Background

Since 1991, the Center for Slavic, Eurasian, and East European Studies (CSEEES) has promoted understanding of and engagement with East European and Eurasian countries. It has worked to enhance capacity to meet strategic U.S. needs through a variety of projects and activities: teacher training, public outreach, course development, instruction in area and language studies, conferences and workshops, and faculty and student exchanges. The Center draws upon a broad base of support with 30 core faculty members and nearly 30 associated faculty members who regularly teach courses and engage in research focused on Eastern Europe, Russia, or Eurasia. From 1991 to 2014, in consortium with Duke University’s Center for Slavic, Eurasian, and East European Studies, the University of North Carolina at Chapel Hill’s CSEEES was recognized by the International Education Programs Service office of the U.S. Department of Education as one of sixteen National Resource Centers (NRC) in Slavic, Eurasian, and East European Studies.

The Center serves as a resource for faculty, graduate, and undergraduate students in diverse disciplines and promotes interdisciplinary knowledge. In addition to directly supporting teaching, research, and public outreach activities, the Center is home to the Russian, Eurasian and East European Concentration in Global Studies MA Program. The CSEEES regularly contributes to international understanding and scholarship by hosting distinguished scholars and administrators, and meeting with foreign delegations from our region of the world.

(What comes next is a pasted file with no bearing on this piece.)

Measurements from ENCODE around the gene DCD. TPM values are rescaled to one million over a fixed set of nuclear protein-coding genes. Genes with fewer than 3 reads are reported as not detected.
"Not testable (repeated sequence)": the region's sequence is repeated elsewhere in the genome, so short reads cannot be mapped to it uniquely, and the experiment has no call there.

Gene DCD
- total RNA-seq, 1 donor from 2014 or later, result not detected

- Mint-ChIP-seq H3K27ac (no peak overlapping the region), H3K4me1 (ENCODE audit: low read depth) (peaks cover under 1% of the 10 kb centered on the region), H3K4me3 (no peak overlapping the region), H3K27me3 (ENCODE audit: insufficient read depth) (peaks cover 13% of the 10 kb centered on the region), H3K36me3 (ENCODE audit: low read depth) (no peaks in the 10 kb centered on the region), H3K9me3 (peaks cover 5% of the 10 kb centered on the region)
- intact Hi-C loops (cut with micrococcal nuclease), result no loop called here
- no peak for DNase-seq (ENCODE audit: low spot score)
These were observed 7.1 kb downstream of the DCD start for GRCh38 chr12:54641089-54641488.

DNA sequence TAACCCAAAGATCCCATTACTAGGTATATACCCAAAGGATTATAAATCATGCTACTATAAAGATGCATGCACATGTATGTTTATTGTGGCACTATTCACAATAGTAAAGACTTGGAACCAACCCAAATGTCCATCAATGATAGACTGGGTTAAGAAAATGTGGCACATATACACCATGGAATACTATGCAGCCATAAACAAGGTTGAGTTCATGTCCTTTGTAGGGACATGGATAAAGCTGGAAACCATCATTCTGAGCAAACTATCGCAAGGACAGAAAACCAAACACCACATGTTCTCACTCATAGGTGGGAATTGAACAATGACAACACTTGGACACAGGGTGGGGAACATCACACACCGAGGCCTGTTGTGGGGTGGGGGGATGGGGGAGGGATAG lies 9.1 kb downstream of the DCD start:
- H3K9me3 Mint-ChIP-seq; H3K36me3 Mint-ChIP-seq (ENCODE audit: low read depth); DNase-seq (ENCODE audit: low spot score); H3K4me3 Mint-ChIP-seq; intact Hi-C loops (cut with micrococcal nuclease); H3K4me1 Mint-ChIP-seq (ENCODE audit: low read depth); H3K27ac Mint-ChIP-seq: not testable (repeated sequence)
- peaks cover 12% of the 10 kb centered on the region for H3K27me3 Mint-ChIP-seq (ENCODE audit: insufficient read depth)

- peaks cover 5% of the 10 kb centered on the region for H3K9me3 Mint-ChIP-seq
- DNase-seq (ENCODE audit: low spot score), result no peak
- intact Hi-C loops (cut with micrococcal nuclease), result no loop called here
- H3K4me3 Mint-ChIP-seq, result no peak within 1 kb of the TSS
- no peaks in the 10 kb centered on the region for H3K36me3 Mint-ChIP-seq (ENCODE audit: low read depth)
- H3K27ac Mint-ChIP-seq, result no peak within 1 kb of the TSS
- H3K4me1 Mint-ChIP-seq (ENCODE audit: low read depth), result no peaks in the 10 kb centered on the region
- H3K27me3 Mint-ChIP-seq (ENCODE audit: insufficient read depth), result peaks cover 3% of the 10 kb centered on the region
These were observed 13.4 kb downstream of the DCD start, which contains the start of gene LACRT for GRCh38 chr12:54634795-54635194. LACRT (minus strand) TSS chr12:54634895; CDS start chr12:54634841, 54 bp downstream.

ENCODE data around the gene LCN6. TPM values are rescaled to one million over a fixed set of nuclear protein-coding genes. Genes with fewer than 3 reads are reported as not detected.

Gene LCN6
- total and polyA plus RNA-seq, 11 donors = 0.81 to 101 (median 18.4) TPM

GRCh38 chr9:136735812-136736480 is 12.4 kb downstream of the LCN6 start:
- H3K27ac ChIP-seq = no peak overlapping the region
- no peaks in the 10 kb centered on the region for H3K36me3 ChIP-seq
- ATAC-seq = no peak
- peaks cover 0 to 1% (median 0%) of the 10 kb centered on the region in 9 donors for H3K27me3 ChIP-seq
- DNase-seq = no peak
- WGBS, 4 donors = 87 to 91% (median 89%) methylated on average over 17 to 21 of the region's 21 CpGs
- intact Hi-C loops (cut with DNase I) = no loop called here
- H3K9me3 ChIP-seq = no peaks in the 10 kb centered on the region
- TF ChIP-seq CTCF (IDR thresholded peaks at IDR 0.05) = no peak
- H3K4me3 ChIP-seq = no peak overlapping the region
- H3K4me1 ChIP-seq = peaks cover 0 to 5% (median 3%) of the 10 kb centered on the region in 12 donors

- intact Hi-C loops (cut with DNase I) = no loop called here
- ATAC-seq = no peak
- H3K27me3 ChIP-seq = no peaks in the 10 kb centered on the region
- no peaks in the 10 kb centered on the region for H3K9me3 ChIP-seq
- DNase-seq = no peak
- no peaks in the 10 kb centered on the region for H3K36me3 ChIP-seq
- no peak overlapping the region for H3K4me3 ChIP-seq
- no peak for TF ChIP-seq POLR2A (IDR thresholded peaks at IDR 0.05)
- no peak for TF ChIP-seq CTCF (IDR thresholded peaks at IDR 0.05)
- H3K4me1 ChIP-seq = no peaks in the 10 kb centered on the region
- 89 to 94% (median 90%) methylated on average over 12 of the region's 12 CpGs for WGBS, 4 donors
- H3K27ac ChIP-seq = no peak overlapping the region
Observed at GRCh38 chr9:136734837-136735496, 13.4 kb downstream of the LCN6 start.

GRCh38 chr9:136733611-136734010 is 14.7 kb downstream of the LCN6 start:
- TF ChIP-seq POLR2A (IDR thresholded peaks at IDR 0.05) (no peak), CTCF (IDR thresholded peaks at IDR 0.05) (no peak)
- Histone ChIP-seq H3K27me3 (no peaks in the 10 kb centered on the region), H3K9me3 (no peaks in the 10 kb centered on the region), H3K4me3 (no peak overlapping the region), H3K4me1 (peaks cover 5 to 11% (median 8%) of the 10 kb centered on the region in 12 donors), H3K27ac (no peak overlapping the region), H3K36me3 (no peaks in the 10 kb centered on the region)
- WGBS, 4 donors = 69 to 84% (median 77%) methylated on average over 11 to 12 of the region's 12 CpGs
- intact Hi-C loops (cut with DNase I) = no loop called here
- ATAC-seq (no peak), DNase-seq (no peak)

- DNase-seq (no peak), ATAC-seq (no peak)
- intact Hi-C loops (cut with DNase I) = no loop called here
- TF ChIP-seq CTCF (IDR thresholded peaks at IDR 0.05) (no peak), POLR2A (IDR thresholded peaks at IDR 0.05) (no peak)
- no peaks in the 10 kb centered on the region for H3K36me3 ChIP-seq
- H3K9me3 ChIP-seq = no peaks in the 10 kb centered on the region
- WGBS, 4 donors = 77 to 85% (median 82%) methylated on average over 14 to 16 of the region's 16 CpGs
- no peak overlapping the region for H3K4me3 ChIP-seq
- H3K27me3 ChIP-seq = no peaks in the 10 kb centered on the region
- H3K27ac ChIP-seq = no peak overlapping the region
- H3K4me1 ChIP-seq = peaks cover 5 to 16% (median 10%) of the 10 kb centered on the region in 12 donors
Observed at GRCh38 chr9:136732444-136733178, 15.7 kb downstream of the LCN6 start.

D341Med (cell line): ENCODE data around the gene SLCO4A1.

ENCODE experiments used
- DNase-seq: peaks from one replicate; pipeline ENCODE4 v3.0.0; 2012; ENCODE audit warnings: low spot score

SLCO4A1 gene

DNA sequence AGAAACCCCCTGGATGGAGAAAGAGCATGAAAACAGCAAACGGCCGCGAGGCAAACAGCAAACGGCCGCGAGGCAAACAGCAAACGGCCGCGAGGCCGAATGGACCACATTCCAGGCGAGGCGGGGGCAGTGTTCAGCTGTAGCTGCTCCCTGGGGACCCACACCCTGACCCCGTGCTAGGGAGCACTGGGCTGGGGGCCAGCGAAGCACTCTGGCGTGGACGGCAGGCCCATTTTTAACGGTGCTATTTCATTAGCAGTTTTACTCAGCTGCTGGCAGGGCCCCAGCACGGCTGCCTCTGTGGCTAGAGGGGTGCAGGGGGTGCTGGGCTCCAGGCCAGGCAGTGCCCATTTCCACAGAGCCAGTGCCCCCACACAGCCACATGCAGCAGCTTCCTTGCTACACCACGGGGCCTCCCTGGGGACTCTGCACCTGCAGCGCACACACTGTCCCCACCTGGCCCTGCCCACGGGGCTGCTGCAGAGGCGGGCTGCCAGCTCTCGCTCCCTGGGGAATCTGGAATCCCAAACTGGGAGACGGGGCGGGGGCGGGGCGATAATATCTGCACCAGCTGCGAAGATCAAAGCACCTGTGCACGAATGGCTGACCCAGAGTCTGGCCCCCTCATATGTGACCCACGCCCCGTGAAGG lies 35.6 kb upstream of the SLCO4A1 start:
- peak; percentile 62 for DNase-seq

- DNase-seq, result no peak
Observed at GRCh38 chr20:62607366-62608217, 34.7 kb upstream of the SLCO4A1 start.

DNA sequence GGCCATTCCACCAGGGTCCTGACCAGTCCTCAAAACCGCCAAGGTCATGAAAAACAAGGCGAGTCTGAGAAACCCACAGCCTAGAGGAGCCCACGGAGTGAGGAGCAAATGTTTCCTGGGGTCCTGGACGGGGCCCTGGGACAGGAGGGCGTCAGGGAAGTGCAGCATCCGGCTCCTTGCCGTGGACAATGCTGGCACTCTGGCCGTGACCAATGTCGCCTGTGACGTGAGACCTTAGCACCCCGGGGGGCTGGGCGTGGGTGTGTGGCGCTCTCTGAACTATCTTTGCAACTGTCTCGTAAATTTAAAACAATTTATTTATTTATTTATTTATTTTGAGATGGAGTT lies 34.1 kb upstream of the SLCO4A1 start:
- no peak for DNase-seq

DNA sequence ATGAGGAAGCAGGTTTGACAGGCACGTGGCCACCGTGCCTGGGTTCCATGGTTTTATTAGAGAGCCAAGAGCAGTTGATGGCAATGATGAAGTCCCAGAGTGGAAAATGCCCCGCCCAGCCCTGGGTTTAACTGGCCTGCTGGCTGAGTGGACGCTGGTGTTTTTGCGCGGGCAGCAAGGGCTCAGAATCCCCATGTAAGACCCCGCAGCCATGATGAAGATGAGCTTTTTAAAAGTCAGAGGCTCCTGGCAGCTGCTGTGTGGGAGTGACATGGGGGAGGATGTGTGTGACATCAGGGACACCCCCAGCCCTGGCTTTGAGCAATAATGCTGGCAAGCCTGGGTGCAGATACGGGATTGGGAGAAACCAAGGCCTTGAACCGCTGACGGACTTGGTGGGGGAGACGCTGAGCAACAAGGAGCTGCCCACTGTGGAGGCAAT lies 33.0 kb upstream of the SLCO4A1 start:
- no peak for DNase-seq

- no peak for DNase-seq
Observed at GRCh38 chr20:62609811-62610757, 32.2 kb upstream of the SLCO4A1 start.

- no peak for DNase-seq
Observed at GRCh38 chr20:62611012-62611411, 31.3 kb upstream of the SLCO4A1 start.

Student Support And Instruction

The newly created Russian, Eurasian and East European Concentration in Global Studies MA Program receives vital support from CSEEES activities. The MA degree stresses multi- and inter-disciplinary approaches to the study of Eastern Europe, Russia, and Eurasia in an era of globalization and internationalization. Students work closely with the Director, Associate Director, and affiliated faculty members of the Center in constructing their programs. The MA degree is unique within the University, combining learning of Slavic or East European languages (Russian, Czech, Hungarian, Polish, Serbian-Croatian) with a substantial number of courses that focus upon the Russian, Eurasian, and East European geo-cultural area. Graduates find employment in the U.S. military and government, national and international nongovernmental organizations, and the private sector, or choose to continue their education.

The Center works closely with the Department of History, the Department of Political Science, the Curriculum in Global Studies, the Carolina Institute of the Environment, and the Curriculum in Peace, War and Defense, as well as other campus departments and programs to provide innovative learning experiences. The CSEEES Director leads a summer Burch Field Research Semi­nar program in Austria, Croatia, and Bosnia entitled, “International Organizations and the Balkans: Focus on the Organization for Security and Cooperation in Europe.” In conjunction with the UNC Study Abroad Of­fice, the CSEEES helped to develop study abroad opportunities such as the Jerome College of Prague, the UNC Summer in Moscow at the Russian State University of the Humanities (RGGU), and the Institute for the Environment Summer Field Program in Siberia. Other study abroad programs are available in Croatia, Czech Republic, Hungary, Poland, and Russia.